The sine wave for science fiction may oscillate much slower than some genre categories—but I hope after more than half a century, science fiction is poised once again for a major comeback. The purpose, this time, is quite simple—to once again embrace that narrative courage to lift up the rock, look into the darkness underneath, and offer up new ideas and new ways of thinking that can save humankind before it’s too late.

If this isn’t the perfect time for a science fiction renaissance, when is?

I’ve reviewed some really strong self-published science fiction in the last few years—and hopefully I’ll be seeing more indie SF releases from more diverse voices in the future. For those looking for some quality science fiction reads, here are a few recommendations:

  • The Darkest Side of Saturn by Tony Taylor
    This deeply thought-provoking novel about a scientist who discovers an asteroid on a possible collision course with Earth is a towering science fiction tour de force; a courageous and visionary work that is comparable in thematic power to Walter M. Miller, Jr.’s Hugo Award-winning novel A Canticle for Leibowitz—epic in every sense of the word.
  •  Spirit of the Bayonet by Ted Russ
    Set in 2062 and revolving around a prisoner’s struggle to survive on a penal spaceship, the first installment of Russ’ Okami Forward trilogy is a wildly ambitious science fiction thriller that incorporates the Japanese philosophy of Bushido with deeply provocative, modern-day themes like the military utilization of augmented soldiers and autonomous artificial intelligences.
  • Dystopia Now by Harvey Hiestand
    Hiestand’s debut novel is not only a disturbingly plausible vision of a future America on the verge of economic collapse and political upheaval but also a satirical gem replete with subtle social commentary in the vein of Philip K. Dick. This novel is timely and timeless—an emotionally powerful and thematically profound novel that will resonate with readers long after the book is finished.
  • Reality 2048: Watching Big Mother by Derek Cressman
    After two critically acclaimed nonfiction releases (The Recall’s Broken Promise and When Money Talks: The High Price of “Free” Speech and the Selling of Democracy), voting rights advocate Cressman’s first novel gives readers a glimpse into the near future—an Orwellian cautionary tale where the populace is force-fed propaganda and mindless entertainment to keep them in a state of ignorance and tractability.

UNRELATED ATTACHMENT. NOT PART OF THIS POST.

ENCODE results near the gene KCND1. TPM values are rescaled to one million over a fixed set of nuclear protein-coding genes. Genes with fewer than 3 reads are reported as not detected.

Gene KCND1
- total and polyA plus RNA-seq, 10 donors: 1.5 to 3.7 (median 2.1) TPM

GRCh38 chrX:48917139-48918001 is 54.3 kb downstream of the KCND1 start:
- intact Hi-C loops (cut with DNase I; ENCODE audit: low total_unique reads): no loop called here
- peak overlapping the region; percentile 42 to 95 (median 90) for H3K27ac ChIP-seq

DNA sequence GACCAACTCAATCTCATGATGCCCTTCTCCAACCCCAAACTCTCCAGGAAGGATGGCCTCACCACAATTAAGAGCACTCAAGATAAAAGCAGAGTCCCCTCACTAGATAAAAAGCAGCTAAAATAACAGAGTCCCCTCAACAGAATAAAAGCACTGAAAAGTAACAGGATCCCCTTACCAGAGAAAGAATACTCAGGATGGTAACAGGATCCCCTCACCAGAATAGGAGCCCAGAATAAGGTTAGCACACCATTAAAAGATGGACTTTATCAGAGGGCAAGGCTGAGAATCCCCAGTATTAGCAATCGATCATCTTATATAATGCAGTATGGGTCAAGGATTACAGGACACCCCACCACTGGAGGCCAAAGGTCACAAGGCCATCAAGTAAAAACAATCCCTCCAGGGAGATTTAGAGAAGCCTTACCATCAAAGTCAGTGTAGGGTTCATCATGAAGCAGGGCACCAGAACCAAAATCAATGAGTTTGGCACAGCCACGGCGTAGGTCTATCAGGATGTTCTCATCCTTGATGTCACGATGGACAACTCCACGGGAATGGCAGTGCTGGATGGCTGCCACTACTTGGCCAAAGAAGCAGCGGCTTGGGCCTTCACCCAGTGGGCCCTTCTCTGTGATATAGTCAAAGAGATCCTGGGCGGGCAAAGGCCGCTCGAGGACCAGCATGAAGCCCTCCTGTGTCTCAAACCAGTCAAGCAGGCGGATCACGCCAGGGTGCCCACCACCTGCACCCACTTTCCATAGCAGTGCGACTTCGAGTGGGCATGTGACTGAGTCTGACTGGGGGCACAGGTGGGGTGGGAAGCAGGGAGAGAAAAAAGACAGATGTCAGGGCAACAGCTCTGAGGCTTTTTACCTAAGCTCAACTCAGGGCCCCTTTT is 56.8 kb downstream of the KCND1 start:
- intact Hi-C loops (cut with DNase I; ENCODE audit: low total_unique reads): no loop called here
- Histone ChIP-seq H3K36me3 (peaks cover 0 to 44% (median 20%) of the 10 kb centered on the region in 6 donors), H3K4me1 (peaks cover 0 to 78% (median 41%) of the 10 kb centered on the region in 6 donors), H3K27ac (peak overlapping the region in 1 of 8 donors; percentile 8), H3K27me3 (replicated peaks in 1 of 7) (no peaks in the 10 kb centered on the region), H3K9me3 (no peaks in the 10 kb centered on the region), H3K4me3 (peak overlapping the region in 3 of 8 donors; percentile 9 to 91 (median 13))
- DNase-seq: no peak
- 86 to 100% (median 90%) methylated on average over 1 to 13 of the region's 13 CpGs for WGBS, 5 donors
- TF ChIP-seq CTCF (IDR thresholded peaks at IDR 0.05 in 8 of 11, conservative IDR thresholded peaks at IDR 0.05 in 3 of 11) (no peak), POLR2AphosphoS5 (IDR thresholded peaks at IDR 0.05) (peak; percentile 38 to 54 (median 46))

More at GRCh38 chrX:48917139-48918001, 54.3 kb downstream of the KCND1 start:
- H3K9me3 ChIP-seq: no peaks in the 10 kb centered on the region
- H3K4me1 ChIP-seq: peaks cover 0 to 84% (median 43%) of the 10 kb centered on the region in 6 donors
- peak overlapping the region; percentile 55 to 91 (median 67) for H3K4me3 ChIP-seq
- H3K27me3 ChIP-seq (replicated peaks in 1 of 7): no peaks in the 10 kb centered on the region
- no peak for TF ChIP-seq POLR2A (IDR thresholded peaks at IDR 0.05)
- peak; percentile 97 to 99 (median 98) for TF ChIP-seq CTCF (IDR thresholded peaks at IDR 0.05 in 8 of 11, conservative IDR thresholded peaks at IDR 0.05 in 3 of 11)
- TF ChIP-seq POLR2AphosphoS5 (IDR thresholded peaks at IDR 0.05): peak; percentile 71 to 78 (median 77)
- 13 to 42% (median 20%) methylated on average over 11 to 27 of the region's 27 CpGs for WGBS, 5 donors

• The Mothership by Stephen Renneberg
    Intelligent, compelling, and visionary, this blockbuster of a science fiction thriller from Aussie novelist Renneberg takes place in the wilds of the Northern Territory of Australia and involves humanity coming in contact with a vastly advanced race of aliens—but that’s just the beginning of this utterly readable storyline laden with jaw-dropping plot twists.
  • The Scent of Distant Worlds by W. D. County
    County’s latest—a science fiction thriller that chronicles the adventures of the crew of a starship as it explores a planet twelve-and-a-half light years from home—is both innovative and wildly entertaining.

Paul Goat Allen has been reviewing books for more than 25 years. In addition to BlueInk Review, his work has appeared with BarnesandNoble.com, The Chicago Tribune, Publishers Weekly, Kirkus, and more. He also teaches in Seton Hill University’s Writing Popular Fiction graduate writing program. Readers of this blog are offered a $50 discount on a BlueInk review by using the “key code” Allen. (This in no way guarantees a review by Allen.)